“Zionism. That is used to explicitly mean right-wing Zionism or support for the current State of Israel. That’s not always accurate but I think Malia has already come forward and said she wants to talk to students”
Jonty Leibowitz; Cambridge University Society, said:
“everyone knows that antisemitism isn’t anti Zionism and anti Zionism isn’t antisemitism....but sometimes they do conflate”
Everyone doesn’t know that, though. Jonty is an unapologetic lefty, and sadly not a very impressive spokesperson for any Jewish student who happens to support the State of Israel, current, past or future.
Nadhim Zahawi said:
“if we mean by Zionist someone who wants to protect the State of Israel it should not be a negative [...] the implication there is that Zionism is a bad thing” “Malia would be wise to dissociate herself from these comments.”
Chris Bryant tried to play down the Labour Party’s dalliance with antisemitism.
“Antisemitism is always wrong. It was wrong when the Tory party was advocating it in the 30s, it’s wrong when people in the Labour party espouse antisemitic views - or near antisemitic views - today”
“And is this what this is?
“I’m not quite sure. It’s bordering on the edge, and that’s why i think she’d be wise to...”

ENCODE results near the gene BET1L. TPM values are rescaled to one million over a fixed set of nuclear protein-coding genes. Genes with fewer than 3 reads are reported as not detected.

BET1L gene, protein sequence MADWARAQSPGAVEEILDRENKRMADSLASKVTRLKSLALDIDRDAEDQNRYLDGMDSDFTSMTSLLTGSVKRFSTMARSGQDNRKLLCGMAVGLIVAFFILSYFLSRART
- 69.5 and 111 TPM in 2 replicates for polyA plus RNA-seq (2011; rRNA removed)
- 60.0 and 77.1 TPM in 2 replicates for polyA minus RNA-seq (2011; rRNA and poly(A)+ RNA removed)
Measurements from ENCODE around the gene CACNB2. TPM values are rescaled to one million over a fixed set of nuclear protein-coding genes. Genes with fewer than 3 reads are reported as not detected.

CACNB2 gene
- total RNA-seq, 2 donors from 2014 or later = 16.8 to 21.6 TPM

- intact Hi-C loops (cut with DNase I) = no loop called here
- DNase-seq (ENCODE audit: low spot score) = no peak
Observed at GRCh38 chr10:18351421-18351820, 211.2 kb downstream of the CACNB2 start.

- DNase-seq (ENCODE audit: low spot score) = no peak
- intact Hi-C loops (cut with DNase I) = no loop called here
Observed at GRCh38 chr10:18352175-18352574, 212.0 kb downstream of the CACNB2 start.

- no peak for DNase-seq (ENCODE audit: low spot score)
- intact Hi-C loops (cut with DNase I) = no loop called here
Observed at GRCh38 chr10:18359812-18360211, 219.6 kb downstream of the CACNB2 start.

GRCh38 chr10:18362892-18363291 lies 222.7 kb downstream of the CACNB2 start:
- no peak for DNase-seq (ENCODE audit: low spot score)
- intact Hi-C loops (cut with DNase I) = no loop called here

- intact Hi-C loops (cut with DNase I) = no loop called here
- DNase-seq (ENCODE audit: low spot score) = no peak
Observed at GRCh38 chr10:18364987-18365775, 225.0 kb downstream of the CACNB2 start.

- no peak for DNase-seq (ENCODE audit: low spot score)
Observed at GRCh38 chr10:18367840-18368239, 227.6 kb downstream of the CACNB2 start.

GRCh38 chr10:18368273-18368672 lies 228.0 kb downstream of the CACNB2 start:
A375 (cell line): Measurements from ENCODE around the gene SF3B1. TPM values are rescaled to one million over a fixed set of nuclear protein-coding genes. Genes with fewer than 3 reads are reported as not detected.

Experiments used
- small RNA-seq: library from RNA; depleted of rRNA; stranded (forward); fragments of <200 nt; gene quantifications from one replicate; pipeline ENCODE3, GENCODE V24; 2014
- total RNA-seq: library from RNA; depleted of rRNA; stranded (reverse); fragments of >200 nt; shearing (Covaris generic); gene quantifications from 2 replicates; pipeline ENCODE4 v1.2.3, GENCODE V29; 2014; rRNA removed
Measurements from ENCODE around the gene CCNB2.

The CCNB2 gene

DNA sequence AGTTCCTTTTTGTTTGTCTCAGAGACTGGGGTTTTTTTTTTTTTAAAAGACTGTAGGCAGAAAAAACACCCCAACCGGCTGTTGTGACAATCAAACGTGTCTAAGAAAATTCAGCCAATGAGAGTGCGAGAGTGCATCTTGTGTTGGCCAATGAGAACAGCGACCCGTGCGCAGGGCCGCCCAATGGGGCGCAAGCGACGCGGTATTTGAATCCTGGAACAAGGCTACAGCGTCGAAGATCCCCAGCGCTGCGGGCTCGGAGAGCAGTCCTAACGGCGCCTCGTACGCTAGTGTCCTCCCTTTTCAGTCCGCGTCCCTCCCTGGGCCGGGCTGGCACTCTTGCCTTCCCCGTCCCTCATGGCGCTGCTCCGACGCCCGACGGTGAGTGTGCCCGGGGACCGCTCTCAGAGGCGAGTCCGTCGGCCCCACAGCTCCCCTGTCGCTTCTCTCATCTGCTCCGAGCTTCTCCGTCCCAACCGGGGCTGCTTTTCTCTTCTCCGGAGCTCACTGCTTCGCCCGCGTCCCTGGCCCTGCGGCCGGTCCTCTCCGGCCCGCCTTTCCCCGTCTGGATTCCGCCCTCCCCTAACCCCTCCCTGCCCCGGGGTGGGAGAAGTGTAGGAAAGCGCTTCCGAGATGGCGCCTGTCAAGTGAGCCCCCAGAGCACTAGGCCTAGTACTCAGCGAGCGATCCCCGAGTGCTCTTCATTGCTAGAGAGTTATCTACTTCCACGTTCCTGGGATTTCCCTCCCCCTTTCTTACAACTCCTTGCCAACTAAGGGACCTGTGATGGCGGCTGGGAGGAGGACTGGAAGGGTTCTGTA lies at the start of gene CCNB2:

“Look at different ways of expressing herself, because - look, I think we do bandy the word Zionist around so it almost sounds like a kind of pejorative term, and that’s the real danger here - I mean incidentally I think this applies to how we treat Muslims in politics as well. [... ]Sadiq Khan[.........]
“I count myself as a Labour friend of Israel and a Labour friend of Palestine in the Middle East and I want the two-state solution to succeed. It pains me that we are now in a situation where Israel, partly thanks to Netanyahu’s government, which I dislike
(brief shot of Jonty nodding)
and I think people on the left should be perfectly free to criticise Netanyahu’s government, that doesn’t make you antisemitic. My anxiety is that there seems so little prospect of peace.”
The entire group, bar one, seemed to hold the view that Jewish students couldn’t be held responsible for the ‘current’, (extremely disagreeable) state of Israel, and we’re supposed to think that’s magnanimous, liberal thinking.
The only participant in that discussion who seemed to know what he was talking about was the least likely of the lot, even if it would be deemed racist of me to say so.
(It was, of course Nadhim Zahawi MP.)
Chris Bryant is smug enough to describe himself as a friend of Israel. Superficial brownie points for that. But he blames PM Netanyahu, solely, for the absence of peace. He’s proud of himself for uncoupling Jews from the Israeli government he dislikes so much, and thinks everyone should do likewise. Do not conflate the two, he warns. At the same time he thinks mentioning Sadiq Khan’s links with extremists is racist and we should not be ‘perfectly free ‘ to criticise him for such things.
In other words we’re free to criticise the Israeli government, but not, somehow the Palestinian Authority, not Hamas. We can’t criticise the real obstacle to peace in the Middle East. We can’t mention the elephantine problem of antisemitism amongst the Muslim and Muslim-sympathising student bodies, let alone criticise it.